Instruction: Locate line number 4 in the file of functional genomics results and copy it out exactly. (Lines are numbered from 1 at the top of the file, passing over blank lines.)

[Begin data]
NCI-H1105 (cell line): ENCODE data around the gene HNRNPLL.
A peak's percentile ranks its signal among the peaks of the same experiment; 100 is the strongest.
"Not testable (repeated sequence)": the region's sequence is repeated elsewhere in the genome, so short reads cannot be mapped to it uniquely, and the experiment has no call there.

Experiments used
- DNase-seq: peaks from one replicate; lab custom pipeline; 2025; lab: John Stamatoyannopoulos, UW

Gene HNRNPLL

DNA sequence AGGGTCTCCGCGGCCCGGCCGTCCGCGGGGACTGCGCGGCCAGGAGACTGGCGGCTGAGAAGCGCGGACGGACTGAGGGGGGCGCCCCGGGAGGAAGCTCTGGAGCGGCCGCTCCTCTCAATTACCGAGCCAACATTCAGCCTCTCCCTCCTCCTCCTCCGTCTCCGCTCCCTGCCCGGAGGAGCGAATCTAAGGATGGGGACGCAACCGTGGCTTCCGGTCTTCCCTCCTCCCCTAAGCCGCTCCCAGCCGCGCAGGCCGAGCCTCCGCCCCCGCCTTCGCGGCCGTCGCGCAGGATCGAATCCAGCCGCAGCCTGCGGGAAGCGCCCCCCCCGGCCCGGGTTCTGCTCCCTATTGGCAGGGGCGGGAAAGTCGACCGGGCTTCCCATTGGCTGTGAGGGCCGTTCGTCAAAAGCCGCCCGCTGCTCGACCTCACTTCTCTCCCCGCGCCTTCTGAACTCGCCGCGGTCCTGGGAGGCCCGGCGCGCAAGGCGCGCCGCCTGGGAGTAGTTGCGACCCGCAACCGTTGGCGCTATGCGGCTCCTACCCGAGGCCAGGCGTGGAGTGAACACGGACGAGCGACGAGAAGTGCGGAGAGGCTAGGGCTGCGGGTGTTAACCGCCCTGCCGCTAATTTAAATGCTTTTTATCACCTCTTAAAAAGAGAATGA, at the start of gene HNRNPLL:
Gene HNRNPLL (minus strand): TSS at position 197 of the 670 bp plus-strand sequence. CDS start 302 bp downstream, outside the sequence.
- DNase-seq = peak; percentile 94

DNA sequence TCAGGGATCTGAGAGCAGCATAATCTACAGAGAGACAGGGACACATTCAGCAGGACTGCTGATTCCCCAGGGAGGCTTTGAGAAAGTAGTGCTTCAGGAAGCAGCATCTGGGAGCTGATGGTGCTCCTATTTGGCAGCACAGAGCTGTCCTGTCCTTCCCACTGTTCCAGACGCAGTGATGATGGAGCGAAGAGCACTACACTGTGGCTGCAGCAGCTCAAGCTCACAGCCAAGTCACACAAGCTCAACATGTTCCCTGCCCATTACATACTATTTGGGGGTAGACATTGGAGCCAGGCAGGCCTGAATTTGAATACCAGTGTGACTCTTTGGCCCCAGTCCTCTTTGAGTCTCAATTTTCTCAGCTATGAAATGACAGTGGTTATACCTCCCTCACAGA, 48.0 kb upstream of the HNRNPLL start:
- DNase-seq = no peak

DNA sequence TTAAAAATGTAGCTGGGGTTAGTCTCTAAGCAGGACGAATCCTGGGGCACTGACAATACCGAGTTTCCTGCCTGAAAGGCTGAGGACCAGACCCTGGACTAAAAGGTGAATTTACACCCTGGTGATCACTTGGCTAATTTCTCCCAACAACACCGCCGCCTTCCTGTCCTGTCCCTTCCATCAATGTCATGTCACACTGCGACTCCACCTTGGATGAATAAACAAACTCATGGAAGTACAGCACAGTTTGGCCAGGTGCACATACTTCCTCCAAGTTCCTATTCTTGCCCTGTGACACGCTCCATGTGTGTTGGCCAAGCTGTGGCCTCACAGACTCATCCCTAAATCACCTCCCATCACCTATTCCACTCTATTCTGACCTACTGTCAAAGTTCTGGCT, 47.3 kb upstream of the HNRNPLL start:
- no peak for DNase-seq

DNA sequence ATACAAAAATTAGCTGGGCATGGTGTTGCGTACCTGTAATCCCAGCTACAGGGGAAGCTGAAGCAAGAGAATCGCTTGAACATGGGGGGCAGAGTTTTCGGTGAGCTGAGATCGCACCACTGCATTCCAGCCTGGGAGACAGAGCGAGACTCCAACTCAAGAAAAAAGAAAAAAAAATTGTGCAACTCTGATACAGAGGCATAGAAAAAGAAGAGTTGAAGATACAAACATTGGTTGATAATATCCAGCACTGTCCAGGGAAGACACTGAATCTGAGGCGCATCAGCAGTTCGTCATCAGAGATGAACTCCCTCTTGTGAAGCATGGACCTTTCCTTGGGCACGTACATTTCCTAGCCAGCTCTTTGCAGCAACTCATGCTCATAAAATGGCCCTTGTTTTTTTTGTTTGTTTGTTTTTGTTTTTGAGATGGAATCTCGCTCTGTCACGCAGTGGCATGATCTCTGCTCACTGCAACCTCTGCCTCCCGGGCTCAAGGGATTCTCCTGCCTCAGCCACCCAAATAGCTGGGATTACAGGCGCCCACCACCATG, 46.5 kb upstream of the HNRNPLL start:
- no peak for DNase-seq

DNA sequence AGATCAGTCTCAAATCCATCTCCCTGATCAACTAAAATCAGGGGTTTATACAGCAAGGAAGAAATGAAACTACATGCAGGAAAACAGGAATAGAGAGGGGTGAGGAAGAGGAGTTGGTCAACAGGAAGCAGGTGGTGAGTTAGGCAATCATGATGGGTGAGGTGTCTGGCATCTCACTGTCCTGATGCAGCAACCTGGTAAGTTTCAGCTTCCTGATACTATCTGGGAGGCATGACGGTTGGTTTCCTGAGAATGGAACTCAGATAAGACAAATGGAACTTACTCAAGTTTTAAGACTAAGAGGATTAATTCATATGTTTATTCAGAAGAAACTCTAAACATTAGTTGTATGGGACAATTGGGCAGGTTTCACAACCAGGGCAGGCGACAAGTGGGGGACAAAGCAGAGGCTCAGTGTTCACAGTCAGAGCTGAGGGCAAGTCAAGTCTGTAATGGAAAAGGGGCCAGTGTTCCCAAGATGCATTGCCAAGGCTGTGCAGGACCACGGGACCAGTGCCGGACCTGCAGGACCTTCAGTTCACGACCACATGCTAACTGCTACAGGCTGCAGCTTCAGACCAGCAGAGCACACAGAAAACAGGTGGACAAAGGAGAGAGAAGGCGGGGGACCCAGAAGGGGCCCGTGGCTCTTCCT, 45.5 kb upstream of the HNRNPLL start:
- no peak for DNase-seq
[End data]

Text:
Experiments used